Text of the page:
The bust in question is of Greek marble. The head has evidently been broken off at the root of the neck from a full-length figure. Its left shoulder droops slightly, and there is a corresponding inclination of the neck, with the head somewhat turned toward an erect position. The fragment is inserted into draped shoulders supported by a base, carved in late Renaissance style out of a coarser and greyer marble than the head. The waving locks of hair enframing the forehead are deeply grooved by means of a drill in a manner characteristic of the time of the Antonines. The crown of the head is merely roughed out, and was originally surmounted by some kind of head-dress, probably of metal, The stump of the pin which fixed it remains embedded in the marble. I have not found it possible to point to any definite original from which this copy has been taken. At a first glance the type appears to go back to the fifth century, but the soft, rounded oval of the face, the massive neck, the small, slightly opened mouth, and the form of the eyes, are all features characteristic rather of the followers of Scopas, and in particular of the Niobide group. Probably the Roman copyist had some original by an eclectic sculptor before him. The Barberini Hera is nearest to the required type. Furtwangler attributes the original of that to Alkamenes. Helbig's idea is that it was the work of some Hellenistic artist of about the second century B.C., who combined fifth and fourth century types of head and body. In these misty regions of conjecture as to copies of lost originals by unidentifiable artists, who derived their style by imitation of the styles and traditions of earlier artists, whose work in their turn is only known from vague descriptions and probably inaccurate copies, it seems to me that definite assertions by one who makes no claim to be a specialist in these matters may be spared. The head has never been exhibited, nor have I had the advantage of discussing it with any of the recognised major authorities on ancient sculpture.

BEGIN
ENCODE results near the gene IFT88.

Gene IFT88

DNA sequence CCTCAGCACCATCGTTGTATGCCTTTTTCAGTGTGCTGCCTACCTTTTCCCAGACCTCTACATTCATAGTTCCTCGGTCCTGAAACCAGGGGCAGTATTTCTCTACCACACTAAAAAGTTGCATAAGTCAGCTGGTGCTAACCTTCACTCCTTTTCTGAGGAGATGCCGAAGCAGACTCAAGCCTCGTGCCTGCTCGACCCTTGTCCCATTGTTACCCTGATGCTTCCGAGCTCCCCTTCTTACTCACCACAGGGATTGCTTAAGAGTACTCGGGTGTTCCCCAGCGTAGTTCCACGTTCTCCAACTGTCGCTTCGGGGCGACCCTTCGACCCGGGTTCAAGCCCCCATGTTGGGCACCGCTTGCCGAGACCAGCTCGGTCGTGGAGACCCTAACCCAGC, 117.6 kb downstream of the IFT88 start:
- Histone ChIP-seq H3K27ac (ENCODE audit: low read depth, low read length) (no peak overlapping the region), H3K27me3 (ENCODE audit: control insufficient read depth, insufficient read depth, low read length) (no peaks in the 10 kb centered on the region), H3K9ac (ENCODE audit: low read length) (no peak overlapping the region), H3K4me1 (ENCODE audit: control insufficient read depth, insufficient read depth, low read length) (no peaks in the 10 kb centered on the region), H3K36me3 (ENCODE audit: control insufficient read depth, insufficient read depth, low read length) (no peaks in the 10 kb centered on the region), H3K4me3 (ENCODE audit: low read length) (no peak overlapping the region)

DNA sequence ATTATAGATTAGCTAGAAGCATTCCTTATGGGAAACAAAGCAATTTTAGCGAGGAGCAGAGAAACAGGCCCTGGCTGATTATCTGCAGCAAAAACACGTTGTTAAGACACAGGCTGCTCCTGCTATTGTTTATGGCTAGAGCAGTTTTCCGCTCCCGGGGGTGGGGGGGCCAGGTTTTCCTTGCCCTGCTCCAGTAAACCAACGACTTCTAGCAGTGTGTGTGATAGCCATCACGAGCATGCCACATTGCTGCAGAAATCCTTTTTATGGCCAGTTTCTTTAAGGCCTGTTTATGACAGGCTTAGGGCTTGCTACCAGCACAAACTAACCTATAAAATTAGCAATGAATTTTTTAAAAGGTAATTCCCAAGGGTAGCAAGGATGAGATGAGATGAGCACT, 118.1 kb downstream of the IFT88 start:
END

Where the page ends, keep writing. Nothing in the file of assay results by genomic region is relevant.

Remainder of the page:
Far more attractive than this marble bust is another on a smaller scale, sculptured in that most refractory of all stones—porphyry. It represents a youth, as it were, a young David, with head erect on a long, slender neck, the smooth surface of the finely formed face and delicate features being set off delightfully by the loosely flowing hair, which, in contrast to the finish of the face, is only roughly blocked out. It is the very incarnation of high breeding and youthful purity, like some youth beloved of Leonardo—alert, confident, and keen, without forebodings and without regrets.